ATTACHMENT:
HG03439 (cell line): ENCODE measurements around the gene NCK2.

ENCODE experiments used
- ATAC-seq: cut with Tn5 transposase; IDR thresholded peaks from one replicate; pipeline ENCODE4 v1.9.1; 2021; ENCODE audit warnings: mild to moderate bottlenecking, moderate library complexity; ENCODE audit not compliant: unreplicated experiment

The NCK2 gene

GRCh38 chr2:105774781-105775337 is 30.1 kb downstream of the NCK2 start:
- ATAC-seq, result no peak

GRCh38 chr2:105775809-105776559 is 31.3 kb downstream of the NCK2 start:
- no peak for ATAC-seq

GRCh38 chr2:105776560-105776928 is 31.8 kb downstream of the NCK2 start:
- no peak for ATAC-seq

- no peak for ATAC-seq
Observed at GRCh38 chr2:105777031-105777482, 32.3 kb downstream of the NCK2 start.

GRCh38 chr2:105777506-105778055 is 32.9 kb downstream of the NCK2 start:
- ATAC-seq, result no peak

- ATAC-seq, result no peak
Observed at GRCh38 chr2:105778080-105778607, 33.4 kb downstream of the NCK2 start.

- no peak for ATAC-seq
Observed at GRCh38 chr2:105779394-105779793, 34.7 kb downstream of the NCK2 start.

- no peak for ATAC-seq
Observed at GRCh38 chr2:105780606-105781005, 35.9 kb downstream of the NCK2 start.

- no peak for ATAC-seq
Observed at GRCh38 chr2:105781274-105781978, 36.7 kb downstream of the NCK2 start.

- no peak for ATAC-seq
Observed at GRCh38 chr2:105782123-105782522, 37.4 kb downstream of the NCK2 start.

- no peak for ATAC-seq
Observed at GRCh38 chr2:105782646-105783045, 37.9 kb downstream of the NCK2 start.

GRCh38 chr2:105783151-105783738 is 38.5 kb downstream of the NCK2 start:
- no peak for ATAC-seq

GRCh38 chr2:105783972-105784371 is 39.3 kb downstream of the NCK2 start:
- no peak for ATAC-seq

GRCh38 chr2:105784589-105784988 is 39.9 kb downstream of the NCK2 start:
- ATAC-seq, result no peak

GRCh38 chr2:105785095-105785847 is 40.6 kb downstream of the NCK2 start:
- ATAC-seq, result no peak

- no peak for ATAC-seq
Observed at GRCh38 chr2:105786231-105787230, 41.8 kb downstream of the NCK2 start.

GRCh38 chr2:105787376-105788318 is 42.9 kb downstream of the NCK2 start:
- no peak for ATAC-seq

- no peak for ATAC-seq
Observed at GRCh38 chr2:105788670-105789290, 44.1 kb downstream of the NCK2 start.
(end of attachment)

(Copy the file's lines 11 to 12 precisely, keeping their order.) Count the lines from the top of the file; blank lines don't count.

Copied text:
- no peak for ATAC-seq
Observed at GRCh38 chr2:105777031-105777482, 32.3 kb downstream of the NCK2 start.